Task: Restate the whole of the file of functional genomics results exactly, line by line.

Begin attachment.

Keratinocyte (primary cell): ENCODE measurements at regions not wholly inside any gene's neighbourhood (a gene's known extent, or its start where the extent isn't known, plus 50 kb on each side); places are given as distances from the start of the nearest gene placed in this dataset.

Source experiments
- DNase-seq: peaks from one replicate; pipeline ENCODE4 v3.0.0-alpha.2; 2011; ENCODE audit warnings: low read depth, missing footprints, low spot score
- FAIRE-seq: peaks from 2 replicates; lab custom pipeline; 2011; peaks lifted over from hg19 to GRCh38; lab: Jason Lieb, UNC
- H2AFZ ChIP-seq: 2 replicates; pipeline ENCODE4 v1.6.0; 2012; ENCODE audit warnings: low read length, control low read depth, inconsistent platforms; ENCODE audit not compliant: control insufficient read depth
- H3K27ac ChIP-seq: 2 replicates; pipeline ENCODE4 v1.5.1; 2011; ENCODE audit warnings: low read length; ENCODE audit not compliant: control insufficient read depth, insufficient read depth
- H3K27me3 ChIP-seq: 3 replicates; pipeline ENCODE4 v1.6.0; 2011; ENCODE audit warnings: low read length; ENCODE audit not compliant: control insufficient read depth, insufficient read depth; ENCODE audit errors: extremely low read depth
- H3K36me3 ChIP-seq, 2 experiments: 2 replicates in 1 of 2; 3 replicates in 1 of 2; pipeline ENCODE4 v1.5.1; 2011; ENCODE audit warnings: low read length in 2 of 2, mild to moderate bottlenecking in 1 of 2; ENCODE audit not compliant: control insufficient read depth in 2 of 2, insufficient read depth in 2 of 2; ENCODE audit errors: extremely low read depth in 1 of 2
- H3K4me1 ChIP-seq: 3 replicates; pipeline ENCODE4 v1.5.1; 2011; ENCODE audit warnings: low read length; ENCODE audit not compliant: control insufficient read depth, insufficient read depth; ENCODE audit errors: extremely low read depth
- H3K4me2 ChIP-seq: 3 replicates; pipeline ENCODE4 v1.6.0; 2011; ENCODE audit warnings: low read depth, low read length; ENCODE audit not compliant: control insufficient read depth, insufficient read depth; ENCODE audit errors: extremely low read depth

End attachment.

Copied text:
Keratinocyte (primary cell): ENCODE measurements at regions not wholly inside any gene's neighbourhood (a gene's known extent, or its start where the extent isn't known, plus 50 kb on each side); places are given as distances from the start of the nearest gene placed in this dataset.

Source experiments
- DNase-seq: peaks from one replicate; pipeline ENCODE4 v3.0.0-alpha.2; 2011; ENCODE audit warnings: low read depth, missing footprints, low spot score
- FAIRE-seq: peaks from 2 replicates; lab custom pipeline; 2011; peaks lifted over from hg19 to GRCh38; lab: Jason Lieb, UNC
- H2AFZ ChIP-seq: 2 replicates; pipeline ENCODE4 v1.6.0; 2012; ENCODE audit warnings: low read length, control low read depth, inconsistent platforms; ENCODE audit not compliant: control insufficient read depth
- H3K27ac ChIP-seq: 2 replicates; pipeline ENCODE4 v1.5.1; 2011; ENCODE audit warnings: low read length; ENCODE audit not compliant: control insufficient read depth, insufficient read depth
- H3K27me3 ChIP-seq: 3 replicates; pipeline ENCODE4 v1.6.0; 2011; ENCODE audit warnings: low read length; ENCODE audit not compliant: control insufficient read depth, insufficient read depth; ENCODE audit errors: extremely low read depth
- H3K36me3 ChIP-seq, 2 experiments: 2 replicates in 1 of 2; 3 replicates in 1 of 2; pipeline ENCODE4 v1.5.1; 2011; ENCODE audit warnings: low read length in 2 of 2, mild to moderate bottlenecking in 1 of 2; ENCODE audit not compliant: control insufficient read depth in 2 of 2, insufficient read depth in 2 of 2; ENCODE audit errors: extremely low read depth in 1 of 2
- H3K4me1 ChIP-seq: 3 replicates; pipeline ENCODE4 v1.5.1; 2011; ENCODE audit warnings: low read length; ENCODE audit not compliant: control insufficient read depth, insufficient read depth; ENCODE audit errors: extremely low read depth
- H3K4me2 ChIP-seq: 3 replicates; pipeline ENCODE4 v1.6.0; 2011; ENCODE audit warnings: low read depth, low read length; ENCODE audit not compliant: control insufficient read depth, insufficient read depth; ENCODE audit errors: extremely low read depth